Dealing with Writer’s Block

Dealing with Writer’s Block

First rule: Relax. Everybody goes through this. Although everybody thinks they know what writer’s block is, it might be helpful to review its pernicious forms.

Forms of writer’s block

Can’t put anything on the page. This is the classic one. You sit down at the laptop and all you’ve got, or are getting, is a blank screen.

Everything you write is junk. In this case, you can write but you are convinced not a single word is worth the bytes needed to create it. It is DELETE FILE territory (by the way, don’t do that—at least until you’ve read the rest of the post).

You know you are unfitted by talent, temperament, or inclination to write. This is the worst because, if you reach this point, it doesn’t even feel like writer’s block—it just feels like a self-evident principle of the world.

But honestly, they are all forms of writer’s block.

But what if it’s true that I can’t write?

I think most people can write creatively at some level if they put the energy into it. Will they be world-famous novelists? Don’t know.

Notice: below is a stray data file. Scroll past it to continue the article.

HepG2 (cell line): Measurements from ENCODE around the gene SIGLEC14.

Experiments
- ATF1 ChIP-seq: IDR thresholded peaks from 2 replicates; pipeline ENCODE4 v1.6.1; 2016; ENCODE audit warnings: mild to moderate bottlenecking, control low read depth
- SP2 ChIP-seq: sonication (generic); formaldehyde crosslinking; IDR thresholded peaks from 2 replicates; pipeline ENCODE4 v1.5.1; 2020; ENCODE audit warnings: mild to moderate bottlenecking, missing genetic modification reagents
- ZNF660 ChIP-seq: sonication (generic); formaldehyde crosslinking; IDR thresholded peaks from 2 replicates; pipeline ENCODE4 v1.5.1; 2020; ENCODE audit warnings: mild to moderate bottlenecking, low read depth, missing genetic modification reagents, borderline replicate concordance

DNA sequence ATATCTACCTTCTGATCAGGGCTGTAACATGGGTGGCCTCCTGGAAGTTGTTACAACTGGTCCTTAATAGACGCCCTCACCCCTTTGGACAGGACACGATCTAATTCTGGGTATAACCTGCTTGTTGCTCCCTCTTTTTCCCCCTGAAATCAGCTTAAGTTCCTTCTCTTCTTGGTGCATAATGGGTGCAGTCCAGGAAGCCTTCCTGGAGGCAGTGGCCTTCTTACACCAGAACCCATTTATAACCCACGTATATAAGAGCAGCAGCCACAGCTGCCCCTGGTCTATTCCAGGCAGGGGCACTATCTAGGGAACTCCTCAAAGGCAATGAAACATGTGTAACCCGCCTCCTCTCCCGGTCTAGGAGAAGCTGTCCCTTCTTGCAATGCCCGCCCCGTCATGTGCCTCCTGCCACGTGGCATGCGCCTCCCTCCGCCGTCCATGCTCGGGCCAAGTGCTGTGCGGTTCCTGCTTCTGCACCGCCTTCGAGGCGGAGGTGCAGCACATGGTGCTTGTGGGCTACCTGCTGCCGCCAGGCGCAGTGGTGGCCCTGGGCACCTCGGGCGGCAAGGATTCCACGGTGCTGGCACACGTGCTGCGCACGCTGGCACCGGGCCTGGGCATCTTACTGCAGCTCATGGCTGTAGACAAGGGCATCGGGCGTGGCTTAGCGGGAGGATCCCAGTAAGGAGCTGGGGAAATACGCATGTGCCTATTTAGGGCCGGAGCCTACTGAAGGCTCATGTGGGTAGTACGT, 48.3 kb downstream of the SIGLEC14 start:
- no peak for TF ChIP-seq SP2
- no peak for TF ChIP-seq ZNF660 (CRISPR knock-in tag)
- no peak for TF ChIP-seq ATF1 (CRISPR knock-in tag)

However, writing creatively is, of course, partly about imagination, but also about observation and mastery of the craft. I don’t know whether it is possible to train up creativity, but I know that it’s not only possible to hone observation and craft skills, but necessary to create a good piece of writing.

So why don’t you give yourself the benefit of the doubt and work on your craft and observation abilities? Somewhere along the line, the ideas will come.

Ways to deal with writer’s block

Put the piece away for a while. Sometimes, you need to just walk away for a bit. Literally take a walk or do something else which occupies you in a different way. You might need to stow it for a couple of days or even weeks. But don’t let it be too long—otherwise, your writer’s block is running the show.

Write drivel. There is a school of thought which suggests that you just put your fingers on the keyboard and type anything. And it does work. It can often kickstart you back to your piece.

Of course, there is a danger. I discovered a clever way (well, I thought it was clever) to still avoid writing. This the drivel I’ve been talking about—basically writing about writing to avoid writing. Example: I love the way that the novel I just read unfolded. It was a total surprise at the end. See what I mean—you’re writing but not anything related to your project.

Start your engines, please, gentlemen. When I am stuck, I literally write this, followed by It’s 10:17. I will write for 30 minutes. No stopping, no games until 10:47. Doesn’t have to be 30 minutes, can be five. The point is that you spend the allotted time making progress on your idea. Can’t stop and can’t wander off during that time.

Last rule: Relax. Really, don’t get tied into knots about this. It is the ebb and flow of a writer’s life. Sometimes, it will come flowing through you and sometimes you are Sisyphus rolling that rock up the hill forever.

Just keep writing.